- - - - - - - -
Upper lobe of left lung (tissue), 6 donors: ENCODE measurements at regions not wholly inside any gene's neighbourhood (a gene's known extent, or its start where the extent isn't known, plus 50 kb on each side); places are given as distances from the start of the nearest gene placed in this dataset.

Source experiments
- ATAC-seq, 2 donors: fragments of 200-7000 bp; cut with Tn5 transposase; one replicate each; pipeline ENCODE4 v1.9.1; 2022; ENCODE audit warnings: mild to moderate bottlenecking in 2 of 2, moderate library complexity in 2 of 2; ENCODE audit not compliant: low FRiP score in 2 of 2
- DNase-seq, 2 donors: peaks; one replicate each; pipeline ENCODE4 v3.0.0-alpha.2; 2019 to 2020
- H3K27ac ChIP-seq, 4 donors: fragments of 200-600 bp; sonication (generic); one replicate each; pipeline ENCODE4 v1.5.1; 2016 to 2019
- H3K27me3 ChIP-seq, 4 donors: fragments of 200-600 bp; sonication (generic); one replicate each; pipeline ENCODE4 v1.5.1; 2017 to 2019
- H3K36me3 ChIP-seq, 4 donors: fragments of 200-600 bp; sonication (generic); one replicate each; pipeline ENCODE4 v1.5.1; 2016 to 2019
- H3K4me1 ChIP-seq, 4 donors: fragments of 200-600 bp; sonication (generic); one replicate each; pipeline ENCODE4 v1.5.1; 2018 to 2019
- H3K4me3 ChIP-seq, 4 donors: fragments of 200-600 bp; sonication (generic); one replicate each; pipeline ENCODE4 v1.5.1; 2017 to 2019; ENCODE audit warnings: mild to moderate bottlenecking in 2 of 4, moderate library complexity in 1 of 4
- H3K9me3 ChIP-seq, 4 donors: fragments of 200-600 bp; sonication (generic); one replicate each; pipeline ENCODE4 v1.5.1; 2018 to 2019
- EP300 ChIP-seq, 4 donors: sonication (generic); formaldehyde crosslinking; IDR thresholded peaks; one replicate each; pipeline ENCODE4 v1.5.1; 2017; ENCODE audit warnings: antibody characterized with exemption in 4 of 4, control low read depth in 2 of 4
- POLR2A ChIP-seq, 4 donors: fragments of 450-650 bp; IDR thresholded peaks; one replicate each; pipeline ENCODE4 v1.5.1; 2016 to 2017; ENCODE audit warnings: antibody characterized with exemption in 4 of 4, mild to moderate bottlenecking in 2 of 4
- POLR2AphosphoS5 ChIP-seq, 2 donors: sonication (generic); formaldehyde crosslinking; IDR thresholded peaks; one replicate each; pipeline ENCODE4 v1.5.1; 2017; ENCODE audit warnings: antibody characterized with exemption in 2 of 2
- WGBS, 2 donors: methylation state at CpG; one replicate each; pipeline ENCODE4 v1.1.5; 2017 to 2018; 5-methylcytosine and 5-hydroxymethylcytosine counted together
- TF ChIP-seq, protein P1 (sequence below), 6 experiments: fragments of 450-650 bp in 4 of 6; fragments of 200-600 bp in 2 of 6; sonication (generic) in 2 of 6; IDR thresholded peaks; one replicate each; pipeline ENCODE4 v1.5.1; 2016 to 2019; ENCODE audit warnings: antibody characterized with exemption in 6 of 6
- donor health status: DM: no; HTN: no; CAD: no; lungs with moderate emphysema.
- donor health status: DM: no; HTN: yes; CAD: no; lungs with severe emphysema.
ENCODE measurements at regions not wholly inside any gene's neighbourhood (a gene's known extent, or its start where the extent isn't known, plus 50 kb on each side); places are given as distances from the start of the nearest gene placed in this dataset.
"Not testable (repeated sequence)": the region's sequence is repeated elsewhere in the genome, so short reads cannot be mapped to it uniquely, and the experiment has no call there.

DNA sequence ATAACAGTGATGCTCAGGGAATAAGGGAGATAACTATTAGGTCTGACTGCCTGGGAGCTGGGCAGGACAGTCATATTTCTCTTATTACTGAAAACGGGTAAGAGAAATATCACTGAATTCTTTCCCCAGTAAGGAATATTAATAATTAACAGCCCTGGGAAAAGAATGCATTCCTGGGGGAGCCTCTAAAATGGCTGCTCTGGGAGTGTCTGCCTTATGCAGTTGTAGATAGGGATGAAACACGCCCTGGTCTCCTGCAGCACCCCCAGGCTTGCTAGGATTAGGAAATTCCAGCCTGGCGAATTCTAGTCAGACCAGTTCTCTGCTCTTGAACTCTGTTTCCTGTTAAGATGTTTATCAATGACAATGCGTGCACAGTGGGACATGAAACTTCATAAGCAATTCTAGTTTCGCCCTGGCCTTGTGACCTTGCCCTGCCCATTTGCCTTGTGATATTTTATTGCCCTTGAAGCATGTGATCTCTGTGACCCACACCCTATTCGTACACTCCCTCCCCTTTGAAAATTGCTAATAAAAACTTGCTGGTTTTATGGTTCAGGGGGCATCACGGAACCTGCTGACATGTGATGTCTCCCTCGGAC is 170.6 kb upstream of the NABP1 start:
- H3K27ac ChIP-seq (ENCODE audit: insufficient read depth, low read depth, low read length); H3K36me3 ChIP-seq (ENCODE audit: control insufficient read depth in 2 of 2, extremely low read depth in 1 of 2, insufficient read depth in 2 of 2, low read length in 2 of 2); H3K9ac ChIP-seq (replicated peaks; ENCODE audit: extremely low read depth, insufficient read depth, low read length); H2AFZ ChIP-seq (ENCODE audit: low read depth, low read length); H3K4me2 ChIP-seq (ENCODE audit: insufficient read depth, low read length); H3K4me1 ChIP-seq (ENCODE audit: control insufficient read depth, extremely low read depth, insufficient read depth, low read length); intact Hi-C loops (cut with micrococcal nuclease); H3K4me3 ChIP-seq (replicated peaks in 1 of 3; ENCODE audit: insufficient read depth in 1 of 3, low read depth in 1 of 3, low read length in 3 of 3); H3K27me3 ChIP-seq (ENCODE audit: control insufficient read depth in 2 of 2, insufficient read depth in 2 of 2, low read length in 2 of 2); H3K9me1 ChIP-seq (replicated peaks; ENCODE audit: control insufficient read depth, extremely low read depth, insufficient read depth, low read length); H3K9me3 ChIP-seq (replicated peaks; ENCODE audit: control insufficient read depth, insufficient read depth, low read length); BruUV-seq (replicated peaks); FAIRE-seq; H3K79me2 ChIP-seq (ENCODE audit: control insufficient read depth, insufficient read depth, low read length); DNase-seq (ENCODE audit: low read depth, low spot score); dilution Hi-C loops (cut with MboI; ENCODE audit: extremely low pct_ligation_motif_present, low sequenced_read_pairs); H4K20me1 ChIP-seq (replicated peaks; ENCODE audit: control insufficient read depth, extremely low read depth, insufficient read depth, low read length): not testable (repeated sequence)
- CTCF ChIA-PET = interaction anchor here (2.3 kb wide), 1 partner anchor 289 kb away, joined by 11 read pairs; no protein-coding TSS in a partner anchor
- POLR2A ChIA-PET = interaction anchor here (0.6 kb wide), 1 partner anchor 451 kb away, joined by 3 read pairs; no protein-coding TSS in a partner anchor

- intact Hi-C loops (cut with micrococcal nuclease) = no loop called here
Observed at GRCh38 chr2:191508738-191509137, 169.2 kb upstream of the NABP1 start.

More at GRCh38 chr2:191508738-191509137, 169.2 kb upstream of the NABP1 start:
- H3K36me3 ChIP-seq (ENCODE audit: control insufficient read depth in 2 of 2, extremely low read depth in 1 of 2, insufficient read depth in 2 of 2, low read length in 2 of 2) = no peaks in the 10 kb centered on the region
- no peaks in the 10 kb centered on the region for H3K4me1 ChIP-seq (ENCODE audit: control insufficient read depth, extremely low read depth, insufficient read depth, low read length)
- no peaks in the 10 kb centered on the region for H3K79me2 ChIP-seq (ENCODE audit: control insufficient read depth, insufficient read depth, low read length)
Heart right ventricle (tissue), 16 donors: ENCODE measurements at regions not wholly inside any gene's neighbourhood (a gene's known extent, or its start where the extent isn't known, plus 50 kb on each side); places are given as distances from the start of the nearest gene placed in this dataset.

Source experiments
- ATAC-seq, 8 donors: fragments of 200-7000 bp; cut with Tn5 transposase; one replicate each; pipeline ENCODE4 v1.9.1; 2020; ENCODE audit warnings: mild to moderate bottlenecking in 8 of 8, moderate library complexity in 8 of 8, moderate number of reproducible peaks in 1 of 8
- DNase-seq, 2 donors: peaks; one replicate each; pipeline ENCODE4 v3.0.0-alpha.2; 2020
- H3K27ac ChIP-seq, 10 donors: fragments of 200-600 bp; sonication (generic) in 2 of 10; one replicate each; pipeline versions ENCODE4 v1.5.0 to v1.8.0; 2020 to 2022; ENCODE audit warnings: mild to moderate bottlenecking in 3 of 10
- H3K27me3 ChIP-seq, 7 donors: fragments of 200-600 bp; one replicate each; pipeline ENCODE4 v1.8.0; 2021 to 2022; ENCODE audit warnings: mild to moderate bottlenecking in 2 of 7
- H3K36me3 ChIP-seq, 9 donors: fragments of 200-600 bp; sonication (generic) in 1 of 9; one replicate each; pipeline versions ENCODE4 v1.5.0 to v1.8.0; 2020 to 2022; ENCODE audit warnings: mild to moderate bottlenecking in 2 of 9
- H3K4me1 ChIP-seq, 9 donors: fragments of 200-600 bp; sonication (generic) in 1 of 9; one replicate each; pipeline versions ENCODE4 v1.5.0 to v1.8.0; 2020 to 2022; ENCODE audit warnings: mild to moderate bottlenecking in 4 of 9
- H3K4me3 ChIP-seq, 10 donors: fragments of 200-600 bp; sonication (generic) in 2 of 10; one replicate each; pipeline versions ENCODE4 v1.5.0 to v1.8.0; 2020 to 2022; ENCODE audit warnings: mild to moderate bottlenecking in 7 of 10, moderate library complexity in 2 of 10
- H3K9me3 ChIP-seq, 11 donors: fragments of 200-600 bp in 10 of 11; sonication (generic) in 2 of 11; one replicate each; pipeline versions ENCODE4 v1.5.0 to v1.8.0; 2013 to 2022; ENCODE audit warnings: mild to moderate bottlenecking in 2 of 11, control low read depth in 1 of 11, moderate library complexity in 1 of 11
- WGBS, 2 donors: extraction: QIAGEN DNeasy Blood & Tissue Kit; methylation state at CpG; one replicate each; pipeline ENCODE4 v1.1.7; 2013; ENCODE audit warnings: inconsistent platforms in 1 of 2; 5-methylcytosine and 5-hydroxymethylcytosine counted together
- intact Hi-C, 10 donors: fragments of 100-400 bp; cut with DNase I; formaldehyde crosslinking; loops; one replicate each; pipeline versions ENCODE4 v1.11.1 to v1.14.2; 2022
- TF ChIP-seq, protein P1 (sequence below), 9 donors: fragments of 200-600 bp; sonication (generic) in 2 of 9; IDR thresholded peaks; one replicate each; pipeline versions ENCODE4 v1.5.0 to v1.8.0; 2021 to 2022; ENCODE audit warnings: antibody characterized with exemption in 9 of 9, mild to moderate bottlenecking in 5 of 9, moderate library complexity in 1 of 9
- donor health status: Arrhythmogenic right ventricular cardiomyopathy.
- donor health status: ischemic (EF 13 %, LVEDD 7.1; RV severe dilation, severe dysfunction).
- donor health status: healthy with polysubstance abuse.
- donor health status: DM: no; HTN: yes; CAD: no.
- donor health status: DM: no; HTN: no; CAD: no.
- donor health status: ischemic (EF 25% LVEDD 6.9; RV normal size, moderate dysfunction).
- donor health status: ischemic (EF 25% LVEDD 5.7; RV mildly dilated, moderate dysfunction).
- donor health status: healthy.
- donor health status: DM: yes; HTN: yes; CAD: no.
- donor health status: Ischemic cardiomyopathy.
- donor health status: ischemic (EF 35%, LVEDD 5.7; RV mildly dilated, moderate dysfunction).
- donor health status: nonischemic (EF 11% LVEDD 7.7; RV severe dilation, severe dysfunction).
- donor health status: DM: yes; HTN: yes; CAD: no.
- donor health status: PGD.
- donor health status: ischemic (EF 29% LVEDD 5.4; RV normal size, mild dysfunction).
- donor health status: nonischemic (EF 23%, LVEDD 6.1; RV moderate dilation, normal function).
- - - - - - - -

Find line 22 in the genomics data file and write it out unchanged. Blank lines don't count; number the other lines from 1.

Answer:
- CTCF ChIA-PET = interaction anchor here (2.3 kb wide), 1 partner anchor 289 kb away, joined by 11 read pairs; no protein-coding TSS in a partner anchor